Richard On, O.A.R.
Richard On, guitarist and songwriter for O.A.R, is a working man. He's up before sunrise to work out. He hears melodies all day that he's constantly recording to his phone. And he does most of his best writing at night, after he's put the kids to bed and is finally able to relax with his wife. Heck, even when he sleeps he's still working: he wrote the riff to one of their songs after getting up in the middle of the nigh. On recorded it, then went back to sleep. It was only when he saw the timestamp on the recording later that he remembered what he'd done. Of course, all this hard work can be undone by the tiny fingers of his children, as you'll read.
O.A.R.'s latest release, their 8th, is called The Rockville LP. It's named after the band's hometown of Rockville, Maryland, which just happens to be where I grew up as well. The album is an homage to the city; the band wrote the songs after and while driving around its roads, visiting the locales they frequented as teenagers. The return home to these childhood landmarks led to a creative rebirth.
I spoke to On a few weeks ago in a coffee shop outside Washington, DC. Read my interview with Richard On of O.A.R. after the video for "Peace" off the new album The Rockville LP.
Many songwriters I interview are also visual artists, and some tell me that they see songs as images. Do you draw?
I’m not a visual artist, but I do see songs as colors. I’m not musically trained. I learned classical piano for eight years. I was more interested in improvising, though. I enjoy playing things as I hear them rather than playing a piece written by someone else. When I was a kid, I’d go to a recital and hear something. Then I’d play it that way and get in trouble. And my aunt was my teacher, so that made it really awkward. Laughs. That wasn’t fun for me at all. I respect the hell out of it now, but back then I didn’t understand how hard it was.
When I started playing guitar, it was opposite of the way I learned to play piano. It was all by ear. My brother introduced Led Zeppelin to me and blew me away. I heard the guitar riff on “Black Dog" and thought, “What the hell is this?" It introduced me to a whole new world of rock ’n roll.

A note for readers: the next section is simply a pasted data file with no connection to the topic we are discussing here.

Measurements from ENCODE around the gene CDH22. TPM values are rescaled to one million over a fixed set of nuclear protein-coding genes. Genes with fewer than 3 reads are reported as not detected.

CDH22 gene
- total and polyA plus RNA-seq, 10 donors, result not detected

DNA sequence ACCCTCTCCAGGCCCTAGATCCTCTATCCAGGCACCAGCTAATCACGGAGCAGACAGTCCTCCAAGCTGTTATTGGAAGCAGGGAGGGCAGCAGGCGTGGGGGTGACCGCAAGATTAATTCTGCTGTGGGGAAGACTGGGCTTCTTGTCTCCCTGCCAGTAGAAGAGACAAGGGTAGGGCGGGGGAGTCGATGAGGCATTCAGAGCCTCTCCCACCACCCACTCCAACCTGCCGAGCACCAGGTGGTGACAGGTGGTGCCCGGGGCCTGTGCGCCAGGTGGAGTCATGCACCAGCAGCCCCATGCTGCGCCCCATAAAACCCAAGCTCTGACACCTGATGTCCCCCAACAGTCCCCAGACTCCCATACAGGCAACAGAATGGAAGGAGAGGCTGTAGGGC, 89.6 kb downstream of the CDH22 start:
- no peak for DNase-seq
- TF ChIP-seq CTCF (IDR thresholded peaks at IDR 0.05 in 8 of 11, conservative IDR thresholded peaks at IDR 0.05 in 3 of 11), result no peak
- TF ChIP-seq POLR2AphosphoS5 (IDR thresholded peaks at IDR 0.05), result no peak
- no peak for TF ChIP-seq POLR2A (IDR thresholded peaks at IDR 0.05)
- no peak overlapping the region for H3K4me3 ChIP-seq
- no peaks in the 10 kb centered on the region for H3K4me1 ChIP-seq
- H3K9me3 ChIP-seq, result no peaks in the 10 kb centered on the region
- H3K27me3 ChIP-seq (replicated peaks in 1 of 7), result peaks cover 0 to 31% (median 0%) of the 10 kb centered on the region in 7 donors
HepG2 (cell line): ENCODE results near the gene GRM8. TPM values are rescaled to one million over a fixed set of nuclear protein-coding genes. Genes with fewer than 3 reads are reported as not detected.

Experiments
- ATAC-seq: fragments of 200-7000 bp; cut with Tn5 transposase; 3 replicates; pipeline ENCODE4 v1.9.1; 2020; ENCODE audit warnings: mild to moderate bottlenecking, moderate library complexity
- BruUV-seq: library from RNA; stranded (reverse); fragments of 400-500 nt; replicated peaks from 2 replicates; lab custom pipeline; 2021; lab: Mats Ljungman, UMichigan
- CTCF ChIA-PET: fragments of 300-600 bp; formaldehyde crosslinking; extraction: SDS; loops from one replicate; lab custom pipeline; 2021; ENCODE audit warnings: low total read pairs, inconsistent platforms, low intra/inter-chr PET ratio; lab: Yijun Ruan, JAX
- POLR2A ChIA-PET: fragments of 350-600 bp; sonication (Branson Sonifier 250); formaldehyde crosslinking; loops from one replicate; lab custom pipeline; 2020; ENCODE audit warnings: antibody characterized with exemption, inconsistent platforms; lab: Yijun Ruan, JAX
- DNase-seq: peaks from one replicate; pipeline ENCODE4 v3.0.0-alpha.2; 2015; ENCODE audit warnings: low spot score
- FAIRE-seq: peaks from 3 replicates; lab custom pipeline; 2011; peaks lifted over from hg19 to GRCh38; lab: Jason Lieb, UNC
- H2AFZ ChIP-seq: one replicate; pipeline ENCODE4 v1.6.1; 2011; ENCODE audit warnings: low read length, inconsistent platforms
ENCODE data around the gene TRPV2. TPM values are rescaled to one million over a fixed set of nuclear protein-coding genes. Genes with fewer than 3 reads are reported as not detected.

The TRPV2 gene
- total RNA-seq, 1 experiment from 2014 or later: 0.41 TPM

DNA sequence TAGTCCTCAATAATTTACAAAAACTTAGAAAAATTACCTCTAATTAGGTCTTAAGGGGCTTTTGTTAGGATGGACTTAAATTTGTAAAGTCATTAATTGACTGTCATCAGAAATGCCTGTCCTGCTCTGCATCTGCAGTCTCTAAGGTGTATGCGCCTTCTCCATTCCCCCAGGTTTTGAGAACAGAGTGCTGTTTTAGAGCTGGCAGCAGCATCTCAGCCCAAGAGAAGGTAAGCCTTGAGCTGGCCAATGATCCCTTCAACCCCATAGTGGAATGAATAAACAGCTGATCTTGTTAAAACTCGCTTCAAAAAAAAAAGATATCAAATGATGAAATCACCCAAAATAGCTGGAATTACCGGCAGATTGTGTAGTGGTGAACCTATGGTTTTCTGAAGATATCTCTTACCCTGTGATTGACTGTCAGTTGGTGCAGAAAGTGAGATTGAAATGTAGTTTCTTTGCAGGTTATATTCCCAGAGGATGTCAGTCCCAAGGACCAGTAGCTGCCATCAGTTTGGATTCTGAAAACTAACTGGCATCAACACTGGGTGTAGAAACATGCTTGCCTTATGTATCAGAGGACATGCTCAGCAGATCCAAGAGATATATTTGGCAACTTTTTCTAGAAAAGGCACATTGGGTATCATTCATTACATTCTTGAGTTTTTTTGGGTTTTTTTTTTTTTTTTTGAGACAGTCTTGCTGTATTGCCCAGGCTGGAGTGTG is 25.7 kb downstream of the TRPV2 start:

With our songwriting process, we don’t look at it as notes. We don’t write stuff down. We memorize all our songs. I see our songs as textures. I see verses as lighter than choruses. I see minor chords as being dark colors. When you’re adding stuff to the basic melody and lyrics in your arrangement, that’s like sprinkling textures and colors on the song. That’s what brings a song to life.
Tell me about your songwriting routine. Are you a disciplined writer?
I’m disciplined when I have an idea that I think is good. Throughout the day I hear melodies, so I’m always using my iPhone to record those ideas. Then about once a month I chop out the bullshit. There's a lot of stuff that I thought was good at the time, but after a few weeks and some distance it’s not that good.
When do those ideas come to you? Do you ever think about where you are when they happen the most?
Sometimes they come quickly. In one day I might have ten different melodies or guitar riffs. Other times I hear something on the radio and think, “What if it went like this?” I’m not ripping it off, but I’m thinking about what it would sound like with a couple of changes. It’s inspiring because I think about creating something from that world that would fit our band.
We have a song called “Dareh Meyod.” It started when I was sleeping on the bus. I woke up at 4 o’clock in the morning, singing it in my head. I went to the back of the bus and recorded it, then went back to sleep. I woke up the next morning and forgot I’d I even recorded it. When I went back to my phone a couple of weeks later to chop out those bad ideas, I saw that recording and thought, “When did I do that?” I saw the timestamp and it all came back to me. So there’s not really a formula.
Do you ever mix and match music and lyrics?
Absolutely. Marc [Roberge, the band's singer and songwriter], my writing partner, will bring a song to the table and say we need a bridge or hook. I’ll look at what I’ve recorded in the past few weeks, and it may not even be in the right key. We’ll put it in the right key and see if we can make it work. He’s got things floating around that have no home, and I’ve got things that are homeless as well. We combine those ideas to make a song.
I want to get back to the idea of when the songs come to you. Do you think it would help to know when that happens so you can put yourself in those situations?
When I try to sit down to write something, it’s usually not that good. Spontaneity lets us find the gems. I wish I knew the perfect place and time to write a song.
But it sounds like you take time every so often to listen to all those recordings on your phone.
When I have the time—
—Which is never, because you have kids and you’re always on the road.
Laughs. Right. One of our kids is in pre-K and the other one is at home. So I usually get all my work done at night. During the day I love being a dad and a husband. We do as much stuff as we can together as a family. When the kids go down, my wife and I have quality time. When she goes to bed, that’s when I dive in. And it totally screws me up because that means I never sleep. Laughs. I absolutely get the most stuff done at night. It’s the one time when I can focus only on music.
Are we talking the middle of the night?
If it’s good and everything is flowing, I can work all night. Then the sun comes up, and I’m like, “Fuuuuck.” Laughs.